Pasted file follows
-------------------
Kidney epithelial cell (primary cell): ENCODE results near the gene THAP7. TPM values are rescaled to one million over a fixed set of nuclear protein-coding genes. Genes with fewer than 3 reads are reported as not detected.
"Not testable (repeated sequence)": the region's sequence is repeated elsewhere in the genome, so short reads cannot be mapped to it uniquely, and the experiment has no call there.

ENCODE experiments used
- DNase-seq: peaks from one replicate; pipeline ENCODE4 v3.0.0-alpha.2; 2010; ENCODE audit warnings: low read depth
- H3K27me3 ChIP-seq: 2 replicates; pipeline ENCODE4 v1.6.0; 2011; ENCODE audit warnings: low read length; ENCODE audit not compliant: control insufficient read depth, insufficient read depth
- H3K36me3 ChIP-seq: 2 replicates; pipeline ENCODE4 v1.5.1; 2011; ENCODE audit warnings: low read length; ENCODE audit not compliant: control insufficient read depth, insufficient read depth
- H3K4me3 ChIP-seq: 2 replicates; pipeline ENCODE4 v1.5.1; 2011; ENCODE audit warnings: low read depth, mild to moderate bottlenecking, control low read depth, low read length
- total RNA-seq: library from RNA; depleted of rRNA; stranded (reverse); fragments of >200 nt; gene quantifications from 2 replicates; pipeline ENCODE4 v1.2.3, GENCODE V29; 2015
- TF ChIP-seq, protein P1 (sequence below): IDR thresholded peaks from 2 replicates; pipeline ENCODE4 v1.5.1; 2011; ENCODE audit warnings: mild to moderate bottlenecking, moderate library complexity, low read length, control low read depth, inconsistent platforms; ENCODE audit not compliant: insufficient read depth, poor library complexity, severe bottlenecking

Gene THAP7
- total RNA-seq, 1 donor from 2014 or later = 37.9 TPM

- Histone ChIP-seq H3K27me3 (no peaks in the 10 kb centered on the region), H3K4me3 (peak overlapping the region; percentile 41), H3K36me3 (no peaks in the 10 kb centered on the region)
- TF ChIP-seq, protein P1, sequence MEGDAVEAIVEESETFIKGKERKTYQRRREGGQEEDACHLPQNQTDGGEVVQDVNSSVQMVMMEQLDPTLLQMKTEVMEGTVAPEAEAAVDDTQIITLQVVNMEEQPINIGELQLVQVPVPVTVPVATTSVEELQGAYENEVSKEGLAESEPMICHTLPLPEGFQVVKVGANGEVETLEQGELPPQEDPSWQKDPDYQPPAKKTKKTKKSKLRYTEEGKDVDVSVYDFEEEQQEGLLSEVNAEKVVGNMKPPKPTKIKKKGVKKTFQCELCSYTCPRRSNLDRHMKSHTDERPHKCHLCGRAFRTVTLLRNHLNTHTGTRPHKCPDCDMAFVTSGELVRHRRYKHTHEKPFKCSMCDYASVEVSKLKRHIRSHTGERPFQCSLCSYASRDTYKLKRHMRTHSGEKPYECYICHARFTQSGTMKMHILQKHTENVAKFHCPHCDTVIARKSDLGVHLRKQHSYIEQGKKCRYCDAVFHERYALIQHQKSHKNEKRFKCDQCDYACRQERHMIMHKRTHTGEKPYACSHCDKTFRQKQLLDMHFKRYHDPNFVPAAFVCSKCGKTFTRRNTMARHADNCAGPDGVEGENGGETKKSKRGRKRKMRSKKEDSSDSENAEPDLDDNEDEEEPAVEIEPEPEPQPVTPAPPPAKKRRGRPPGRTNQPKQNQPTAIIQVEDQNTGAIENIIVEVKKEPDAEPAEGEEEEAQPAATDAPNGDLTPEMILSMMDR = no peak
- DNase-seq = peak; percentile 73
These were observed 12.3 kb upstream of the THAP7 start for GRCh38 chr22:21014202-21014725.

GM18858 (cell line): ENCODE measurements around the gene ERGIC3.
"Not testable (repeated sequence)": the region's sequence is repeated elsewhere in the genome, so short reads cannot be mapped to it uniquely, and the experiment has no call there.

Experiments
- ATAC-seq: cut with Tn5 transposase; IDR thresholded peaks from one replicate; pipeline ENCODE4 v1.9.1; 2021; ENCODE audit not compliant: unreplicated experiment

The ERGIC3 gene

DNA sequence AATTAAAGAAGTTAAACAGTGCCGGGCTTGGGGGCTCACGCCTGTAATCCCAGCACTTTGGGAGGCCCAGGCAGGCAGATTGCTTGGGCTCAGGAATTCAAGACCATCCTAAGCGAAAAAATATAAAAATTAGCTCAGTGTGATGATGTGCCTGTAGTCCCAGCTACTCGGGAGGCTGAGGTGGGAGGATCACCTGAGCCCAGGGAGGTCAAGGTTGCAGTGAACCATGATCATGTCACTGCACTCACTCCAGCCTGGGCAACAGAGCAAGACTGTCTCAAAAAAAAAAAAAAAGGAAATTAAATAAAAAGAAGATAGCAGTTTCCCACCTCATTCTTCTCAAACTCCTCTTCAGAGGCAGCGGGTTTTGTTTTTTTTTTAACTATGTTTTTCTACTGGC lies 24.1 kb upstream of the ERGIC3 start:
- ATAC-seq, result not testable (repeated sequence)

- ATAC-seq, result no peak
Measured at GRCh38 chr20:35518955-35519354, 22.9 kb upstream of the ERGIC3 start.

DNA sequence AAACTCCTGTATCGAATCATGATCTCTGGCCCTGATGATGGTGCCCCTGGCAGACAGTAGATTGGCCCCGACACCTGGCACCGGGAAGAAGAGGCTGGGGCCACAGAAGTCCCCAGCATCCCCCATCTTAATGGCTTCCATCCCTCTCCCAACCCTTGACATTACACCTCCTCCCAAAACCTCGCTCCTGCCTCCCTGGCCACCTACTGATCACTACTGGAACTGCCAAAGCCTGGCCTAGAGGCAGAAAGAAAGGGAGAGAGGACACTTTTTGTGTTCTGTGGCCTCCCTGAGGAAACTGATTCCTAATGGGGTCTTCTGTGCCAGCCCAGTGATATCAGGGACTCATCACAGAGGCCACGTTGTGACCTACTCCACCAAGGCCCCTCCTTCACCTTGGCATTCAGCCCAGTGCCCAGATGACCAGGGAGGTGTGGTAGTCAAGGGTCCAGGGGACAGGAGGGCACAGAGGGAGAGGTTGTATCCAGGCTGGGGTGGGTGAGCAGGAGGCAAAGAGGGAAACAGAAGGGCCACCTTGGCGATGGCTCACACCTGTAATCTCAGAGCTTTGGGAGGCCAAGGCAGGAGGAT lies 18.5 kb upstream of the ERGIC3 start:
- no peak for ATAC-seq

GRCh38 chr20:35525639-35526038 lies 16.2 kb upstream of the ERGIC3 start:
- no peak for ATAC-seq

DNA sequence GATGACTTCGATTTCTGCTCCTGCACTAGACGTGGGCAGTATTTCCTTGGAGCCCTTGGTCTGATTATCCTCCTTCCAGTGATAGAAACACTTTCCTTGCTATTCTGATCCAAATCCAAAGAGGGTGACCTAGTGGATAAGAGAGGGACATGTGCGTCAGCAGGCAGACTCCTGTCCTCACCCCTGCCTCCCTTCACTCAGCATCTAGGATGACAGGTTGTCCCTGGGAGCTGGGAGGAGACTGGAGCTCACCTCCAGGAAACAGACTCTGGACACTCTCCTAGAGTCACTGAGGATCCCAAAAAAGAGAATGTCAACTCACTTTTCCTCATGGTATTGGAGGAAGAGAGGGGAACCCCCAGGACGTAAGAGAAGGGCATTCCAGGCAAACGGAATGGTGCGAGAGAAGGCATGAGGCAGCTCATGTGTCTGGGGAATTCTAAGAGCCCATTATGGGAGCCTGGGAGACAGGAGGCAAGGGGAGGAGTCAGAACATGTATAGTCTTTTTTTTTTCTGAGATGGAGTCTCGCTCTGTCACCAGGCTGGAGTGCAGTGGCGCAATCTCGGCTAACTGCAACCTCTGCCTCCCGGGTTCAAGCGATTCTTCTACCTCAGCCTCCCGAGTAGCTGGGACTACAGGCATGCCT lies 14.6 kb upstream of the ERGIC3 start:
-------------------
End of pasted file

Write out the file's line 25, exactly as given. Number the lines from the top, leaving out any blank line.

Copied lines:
DNA sequence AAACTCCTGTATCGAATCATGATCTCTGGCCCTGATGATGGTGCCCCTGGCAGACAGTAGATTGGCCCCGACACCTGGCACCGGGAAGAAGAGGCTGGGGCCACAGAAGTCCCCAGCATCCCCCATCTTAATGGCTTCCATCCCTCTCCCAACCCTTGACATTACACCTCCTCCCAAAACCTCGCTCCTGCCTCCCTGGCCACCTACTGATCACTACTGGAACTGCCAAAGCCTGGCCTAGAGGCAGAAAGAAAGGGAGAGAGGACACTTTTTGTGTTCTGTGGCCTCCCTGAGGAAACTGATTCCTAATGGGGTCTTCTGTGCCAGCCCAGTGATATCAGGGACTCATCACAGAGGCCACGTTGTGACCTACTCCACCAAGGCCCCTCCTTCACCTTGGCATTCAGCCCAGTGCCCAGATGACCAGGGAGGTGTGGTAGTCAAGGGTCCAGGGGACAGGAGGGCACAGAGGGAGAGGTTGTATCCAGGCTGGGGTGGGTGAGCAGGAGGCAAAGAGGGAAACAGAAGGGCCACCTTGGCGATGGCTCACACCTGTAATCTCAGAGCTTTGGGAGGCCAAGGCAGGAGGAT lies 18.5 kb upstream of the ERGIC3 start: